- Work Permits;
- Temporary Residence Cards.
With the passing of Ruling No. 12/2015, it is time for Malaysian residents to double check their taxes. Section 104 of the Income Tax Act of 1967 had established that individuals with outstanding tax dues would be forbidden from leaving the country until the debt was settled, but this law was never enforced—until last year. Since a large portion of the government’s revenue is generated from taxes, the Inland Revenue Board of Malaysia (LHDN) has decided to partner with the Immigration Department to collect unpaid taxes. As a result, since 2015, over 100,000 Malaysian taxpayers have been forbidden from leaving the country, sometimes unaware that they had outstanding liabilities. This article discusses how this new ruling may affect your company and how to ensure tax compliance.
International arbitration centers have become the preferred location for the resolution of corporate disputes in ASEAN. The use of these centers is preferred due to their affordability, speed, privacy, and neutrality. As investors ramp up investment in ASEAN or enter the region for the first time, understanding where international arbitration is available and how to access it can provide significant protection from regulatory uncertainty.
In recent years there has been substantial economic growth and development among emerging markets within the ASEAN region. Within most jurisdictions, the increase in development, along with transnational transactions creates a high chance that commercial disputes will increase, in terms of both quantity and complexity. Any foreign investor thinking about investing in the ASEAN region should therefore carefully think about what options are open to them if commercial disputes do occur.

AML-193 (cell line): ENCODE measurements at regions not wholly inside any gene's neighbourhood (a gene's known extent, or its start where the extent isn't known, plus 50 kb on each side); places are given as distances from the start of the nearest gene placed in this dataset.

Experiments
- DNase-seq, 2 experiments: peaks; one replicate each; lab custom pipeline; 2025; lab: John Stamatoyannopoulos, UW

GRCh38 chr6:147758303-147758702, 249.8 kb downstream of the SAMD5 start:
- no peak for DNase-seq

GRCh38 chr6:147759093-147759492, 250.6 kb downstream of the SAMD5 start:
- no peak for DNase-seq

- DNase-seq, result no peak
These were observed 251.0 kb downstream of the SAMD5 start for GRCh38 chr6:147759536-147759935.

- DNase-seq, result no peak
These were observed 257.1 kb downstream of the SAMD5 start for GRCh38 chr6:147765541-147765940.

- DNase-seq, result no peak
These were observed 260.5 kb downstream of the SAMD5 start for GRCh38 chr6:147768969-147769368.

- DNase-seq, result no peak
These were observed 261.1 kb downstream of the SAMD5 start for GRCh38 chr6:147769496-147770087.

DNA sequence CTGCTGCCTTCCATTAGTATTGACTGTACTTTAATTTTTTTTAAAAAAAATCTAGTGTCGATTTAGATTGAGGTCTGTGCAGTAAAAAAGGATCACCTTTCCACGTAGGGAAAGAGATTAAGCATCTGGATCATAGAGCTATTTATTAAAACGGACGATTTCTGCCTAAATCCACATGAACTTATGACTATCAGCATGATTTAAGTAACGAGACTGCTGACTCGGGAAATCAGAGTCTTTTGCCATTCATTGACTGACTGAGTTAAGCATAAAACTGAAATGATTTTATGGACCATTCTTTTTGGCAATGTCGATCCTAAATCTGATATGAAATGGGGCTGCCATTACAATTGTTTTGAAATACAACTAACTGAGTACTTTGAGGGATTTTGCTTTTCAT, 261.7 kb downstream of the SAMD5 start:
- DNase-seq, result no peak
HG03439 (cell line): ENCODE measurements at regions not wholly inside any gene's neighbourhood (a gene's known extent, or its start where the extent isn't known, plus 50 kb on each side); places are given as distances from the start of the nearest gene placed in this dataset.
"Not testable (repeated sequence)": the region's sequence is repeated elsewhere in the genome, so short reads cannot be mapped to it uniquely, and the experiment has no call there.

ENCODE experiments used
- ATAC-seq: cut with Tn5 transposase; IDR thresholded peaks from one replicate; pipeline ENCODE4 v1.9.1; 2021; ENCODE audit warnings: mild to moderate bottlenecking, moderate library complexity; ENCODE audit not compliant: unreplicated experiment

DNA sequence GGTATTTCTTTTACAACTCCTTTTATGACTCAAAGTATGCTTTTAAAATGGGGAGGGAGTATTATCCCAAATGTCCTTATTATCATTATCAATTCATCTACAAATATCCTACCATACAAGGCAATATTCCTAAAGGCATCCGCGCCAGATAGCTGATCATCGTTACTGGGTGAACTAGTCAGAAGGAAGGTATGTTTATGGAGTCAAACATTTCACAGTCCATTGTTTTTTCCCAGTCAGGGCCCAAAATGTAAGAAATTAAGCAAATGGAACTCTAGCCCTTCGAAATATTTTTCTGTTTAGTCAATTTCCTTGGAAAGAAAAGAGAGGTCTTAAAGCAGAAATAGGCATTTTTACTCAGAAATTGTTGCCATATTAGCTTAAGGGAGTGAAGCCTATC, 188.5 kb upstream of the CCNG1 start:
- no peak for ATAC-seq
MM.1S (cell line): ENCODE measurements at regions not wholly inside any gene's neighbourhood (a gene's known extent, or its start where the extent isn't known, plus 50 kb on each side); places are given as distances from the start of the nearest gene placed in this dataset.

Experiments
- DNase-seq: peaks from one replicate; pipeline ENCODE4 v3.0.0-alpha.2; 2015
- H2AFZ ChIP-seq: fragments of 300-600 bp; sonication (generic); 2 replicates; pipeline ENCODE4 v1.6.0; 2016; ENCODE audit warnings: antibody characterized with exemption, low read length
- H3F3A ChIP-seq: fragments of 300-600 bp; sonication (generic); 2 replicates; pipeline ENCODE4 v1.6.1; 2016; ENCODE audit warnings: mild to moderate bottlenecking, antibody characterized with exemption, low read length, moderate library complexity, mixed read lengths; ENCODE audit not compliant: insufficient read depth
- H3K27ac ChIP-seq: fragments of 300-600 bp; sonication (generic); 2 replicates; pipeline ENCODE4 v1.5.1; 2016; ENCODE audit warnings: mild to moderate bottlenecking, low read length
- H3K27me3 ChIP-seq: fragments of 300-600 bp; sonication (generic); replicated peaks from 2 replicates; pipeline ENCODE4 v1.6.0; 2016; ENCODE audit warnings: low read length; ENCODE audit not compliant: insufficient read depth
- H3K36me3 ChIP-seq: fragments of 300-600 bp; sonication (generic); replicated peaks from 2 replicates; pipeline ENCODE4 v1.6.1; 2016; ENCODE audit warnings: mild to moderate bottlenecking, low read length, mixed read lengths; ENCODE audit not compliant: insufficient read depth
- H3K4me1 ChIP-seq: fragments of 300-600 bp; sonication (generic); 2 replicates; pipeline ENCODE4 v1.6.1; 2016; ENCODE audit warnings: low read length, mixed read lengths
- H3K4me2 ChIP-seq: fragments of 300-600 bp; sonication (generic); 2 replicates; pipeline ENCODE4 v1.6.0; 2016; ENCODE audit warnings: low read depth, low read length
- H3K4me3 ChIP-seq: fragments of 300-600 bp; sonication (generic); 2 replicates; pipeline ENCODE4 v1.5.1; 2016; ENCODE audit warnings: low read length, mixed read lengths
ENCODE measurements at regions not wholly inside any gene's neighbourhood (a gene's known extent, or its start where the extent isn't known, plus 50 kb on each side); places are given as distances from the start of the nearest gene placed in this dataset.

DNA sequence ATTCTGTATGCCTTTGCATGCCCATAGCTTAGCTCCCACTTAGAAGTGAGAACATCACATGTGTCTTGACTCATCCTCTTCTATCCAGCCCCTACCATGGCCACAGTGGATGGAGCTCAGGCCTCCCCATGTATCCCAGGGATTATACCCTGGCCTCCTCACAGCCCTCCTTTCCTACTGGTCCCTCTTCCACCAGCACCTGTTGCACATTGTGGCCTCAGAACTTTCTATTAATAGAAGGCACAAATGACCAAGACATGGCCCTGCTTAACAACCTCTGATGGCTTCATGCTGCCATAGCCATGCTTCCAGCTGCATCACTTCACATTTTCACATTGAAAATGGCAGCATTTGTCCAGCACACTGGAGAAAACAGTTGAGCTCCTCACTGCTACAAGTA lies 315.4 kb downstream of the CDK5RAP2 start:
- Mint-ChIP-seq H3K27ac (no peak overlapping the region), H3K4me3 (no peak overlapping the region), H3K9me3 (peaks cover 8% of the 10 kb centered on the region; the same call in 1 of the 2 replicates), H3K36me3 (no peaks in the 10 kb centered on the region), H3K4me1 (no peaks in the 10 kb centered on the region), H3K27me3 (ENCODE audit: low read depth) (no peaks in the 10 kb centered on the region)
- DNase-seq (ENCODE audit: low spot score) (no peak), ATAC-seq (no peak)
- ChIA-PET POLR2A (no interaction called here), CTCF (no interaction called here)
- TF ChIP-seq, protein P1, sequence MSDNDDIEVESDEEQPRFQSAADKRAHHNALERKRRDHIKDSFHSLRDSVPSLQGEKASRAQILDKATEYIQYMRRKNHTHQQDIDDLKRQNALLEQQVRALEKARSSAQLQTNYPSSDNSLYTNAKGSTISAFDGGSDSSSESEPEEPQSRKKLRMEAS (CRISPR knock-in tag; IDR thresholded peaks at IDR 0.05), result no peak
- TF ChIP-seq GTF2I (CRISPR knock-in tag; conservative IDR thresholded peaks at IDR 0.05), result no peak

Asia Briefing Ltd. is a subsidiary of Dezan Shira & Associates. Dezan Shira is a specialist foreign direct investment practice, providing corporate establishment, business advisory, tax advisory and compliance, accounting, payroll, due diligence and financial review services to multinationals investing in China, Hong Kong, India, Vietnam, Singapore and the rest of ASEAN. For further information, please email email@example.com or visit www.dezshira.com.
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The Asia Sourcing Guide 2015
In this issue of Asia Briefing, we explain how and why the Asian sourcing market is changing, compare wage overheads, and look at where certain types of products are being manufactured and exported. We discuss the impact of ASEAN’s FTAs with China and India, and highlight the options available for establishing a sourcing model in three locations: Vietnam, China, and India. Finally, we examine quality control in each of these markets.
Managing ASEAN Expansion from Singapore
For the second issue of our ASEAN Briefing Magazine, we look at the benefits of using Singapore a hub for the management of regional operations throughout ASEAN. We firstly focus on the position of Singapore relative to its competitors, such as the Netherlands and Hong Kong. We then provide step-by-step instructions on corporate establishment, and provide expert insight on maximizing returns through the reduction respective tax burdens.
The 2015 Asia Tax Comparator
In this issue, we compare and contrast the most relevant tax laws applicable for businesses with a presence in Asia. We analyze the different tax rates of 13 jurisdictions in the region, including India, China, Hong Kong, and the 10 member states of ASEAN. We also take a look at some of the most important compliance issues that businesses should be aware of, and conclude by discussing some of the most important tax and finance concerns companies will face when entering Asia.